A little less than a month from the Rio+20 Earth Summit, we met SUEZ ENVIRONNEMENT Senior Vice President of Sustainable Development, Thomas Perianu.
Why is this summit called Rio+20?
Since 1972, Heads of State have been meeting every 10 years to define the type of development that is sustainable at a global level. These conferences, also called Earth Summits, illustrate the desire to consider the environment in discussing growth. The first Summit was held in Stockholm in 1972, the second in Nairobi in 1982, the third in Rio de Janeiro in 1992, the fourth and most recent in Johannesburg in 2002. The next one will again be in Rio de Janeiro, in 2012. Hence the name Rio+20.
What can we expect from it?
This year two major topics will be discussed and negotiated in Rio:
- Green growth. The issue today is how to contribute to growth that is more protective of the environment and inclusive, that addresses the issue of reducing poverty, and involves all stakeholders in the decision-making.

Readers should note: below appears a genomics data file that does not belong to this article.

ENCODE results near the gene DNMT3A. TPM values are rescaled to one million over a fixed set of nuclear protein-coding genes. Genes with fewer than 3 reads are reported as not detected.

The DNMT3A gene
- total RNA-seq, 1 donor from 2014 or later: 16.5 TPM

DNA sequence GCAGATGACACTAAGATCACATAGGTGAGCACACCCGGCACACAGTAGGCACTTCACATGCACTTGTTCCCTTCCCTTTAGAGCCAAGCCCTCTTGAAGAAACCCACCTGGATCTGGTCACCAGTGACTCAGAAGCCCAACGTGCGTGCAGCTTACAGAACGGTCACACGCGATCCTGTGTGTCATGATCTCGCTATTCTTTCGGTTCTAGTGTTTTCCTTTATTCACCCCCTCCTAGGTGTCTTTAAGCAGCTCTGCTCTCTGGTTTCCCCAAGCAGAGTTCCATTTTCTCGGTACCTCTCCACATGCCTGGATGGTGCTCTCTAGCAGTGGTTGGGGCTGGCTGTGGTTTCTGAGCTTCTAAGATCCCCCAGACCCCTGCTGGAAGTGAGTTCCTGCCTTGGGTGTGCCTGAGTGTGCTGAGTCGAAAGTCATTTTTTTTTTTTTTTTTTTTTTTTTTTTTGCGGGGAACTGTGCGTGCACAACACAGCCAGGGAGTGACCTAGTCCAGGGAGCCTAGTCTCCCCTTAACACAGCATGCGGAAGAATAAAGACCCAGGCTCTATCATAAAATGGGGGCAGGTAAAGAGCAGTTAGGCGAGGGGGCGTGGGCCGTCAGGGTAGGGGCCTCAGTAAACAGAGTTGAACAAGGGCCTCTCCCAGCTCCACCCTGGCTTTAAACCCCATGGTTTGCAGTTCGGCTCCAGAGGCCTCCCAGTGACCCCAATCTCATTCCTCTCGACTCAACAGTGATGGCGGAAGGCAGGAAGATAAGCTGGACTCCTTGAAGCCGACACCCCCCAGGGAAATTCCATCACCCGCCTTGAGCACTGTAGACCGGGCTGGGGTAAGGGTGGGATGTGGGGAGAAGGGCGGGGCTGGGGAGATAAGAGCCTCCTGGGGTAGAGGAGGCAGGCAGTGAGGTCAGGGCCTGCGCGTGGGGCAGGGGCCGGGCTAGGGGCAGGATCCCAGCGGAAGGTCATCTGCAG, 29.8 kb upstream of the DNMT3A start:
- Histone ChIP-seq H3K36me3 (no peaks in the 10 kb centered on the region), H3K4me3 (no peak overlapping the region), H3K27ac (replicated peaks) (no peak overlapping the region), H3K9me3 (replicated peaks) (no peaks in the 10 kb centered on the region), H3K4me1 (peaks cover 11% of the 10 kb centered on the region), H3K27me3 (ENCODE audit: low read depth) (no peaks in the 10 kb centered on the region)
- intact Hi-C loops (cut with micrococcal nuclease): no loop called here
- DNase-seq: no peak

- Negotiating the creation of a body that could serve as the World Environment Organisation in the same way as we have the World Trade Organisation. Today, environmental protection issues are handled by more than 500 treaties and agreements. Standardising decision-making into a uniform process could lead to greater efficiency.
What is SUEZ ENVIRONNEMENT’s contribution to this Summit?
The negotiators in Rio are governments. Nonetheless, a certain number of stakeholders known as “major groups” have been invited to the debate. Companies' participation is highly valued because they represent the solutions that will be implemented for green growth. Local authorities, who are also our customers, are very involved. They are the ones who will need to find funding to implement tomorrow's solutions on the ground. SUEZ ENVIRONNEMENT has pulled out all stops to offer its expertise in water and waste in drafting wording to serve as the basis of negotiations in Rio. We sent contributions to the United Nations to express our views, specifically to explain that controlled management of the water and waste cycles are prerequisites for implementing green growth.